By identifying the structure of DNA, the molecule of life, Francis Crick and James Watson revolutionized biochemistry and won themselves a Nobel Prize. At the time, Watson was only twenty-four, a young scientist hungry to make his mark. His uncompromisingly honest account of the heady days of their thrilling sprint against other world-class researchers to solve one of science’s greatest mysteries gives a dazzlingly clear picture of a world of brilliant scientists with great gifts, very human ambitions, and bitter rivalries.
With humility unspoiled by false modesty, Watson relates his and Crick’s desperate efforts to beat Linus Pauling to the Holy Grail of life sciences, the identification of the basic building block of life. Never has a scientist been so truthful in capturing in words the flavor of his work.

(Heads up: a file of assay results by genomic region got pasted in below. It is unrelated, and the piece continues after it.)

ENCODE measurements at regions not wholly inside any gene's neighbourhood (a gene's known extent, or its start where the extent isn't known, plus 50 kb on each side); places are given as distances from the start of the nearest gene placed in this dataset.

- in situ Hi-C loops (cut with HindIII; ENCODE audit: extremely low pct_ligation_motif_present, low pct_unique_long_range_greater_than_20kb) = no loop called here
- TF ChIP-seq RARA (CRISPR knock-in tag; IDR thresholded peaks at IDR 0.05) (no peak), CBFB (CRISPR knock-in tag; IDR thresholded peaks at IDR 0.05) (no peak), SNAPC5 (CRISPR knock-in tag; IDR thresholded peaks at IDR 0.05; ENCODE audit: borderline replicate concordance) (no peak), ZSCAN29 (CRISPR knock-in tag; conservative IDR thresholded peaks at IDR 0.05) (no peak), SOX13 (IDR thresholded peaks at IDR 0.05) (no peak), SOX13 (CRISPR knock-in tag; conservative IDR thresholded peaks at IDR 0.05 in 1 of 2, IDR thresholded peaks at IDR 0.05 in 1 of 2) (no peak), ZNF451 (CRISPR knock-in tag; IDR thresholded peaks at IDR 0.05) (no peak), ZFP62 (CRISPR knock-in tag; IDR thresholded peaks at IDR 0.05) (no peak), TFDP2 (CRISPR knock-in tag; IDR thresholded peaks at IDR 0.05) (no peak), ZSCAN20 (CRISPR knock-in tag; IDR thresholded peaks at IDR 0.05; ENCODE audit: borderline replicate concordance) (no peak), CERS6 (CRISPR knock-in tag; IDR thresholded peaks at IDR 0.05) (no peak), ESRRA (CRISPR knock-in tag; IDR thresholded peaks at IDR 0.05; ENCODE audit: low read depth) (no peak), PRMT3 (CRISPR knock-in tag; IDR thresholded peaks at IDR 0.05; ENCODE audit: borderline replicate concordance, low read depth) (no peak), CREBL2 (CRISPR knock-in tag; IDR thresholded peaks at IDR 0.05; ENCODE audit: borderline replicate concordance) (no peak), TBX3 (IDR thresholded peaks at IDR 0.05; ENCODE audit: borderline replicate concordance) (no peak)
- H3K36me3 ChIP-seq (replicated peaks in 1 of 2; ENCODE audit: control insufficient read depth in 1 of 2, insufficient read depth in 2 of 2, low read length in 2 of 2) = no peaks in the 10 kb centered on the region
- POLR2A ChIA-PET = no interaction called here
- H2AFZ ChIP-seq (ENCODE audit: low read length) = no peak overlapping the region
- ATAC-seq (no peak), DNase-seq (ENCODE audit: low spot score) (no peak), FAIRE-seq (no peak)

About: One of the two discoverers of DNA recalls the lively scientific quest that led to this breakthrough, from the long hours in the lab, to the after-hours socializing, to the financial struggles that almost sank their project.
About: Since its publication in 1968, The Double Helix has given countless readers a rare and exciting look at one highly significant piece of scientific research―Watson and Crick's race to discover the molecular structure of DNA.
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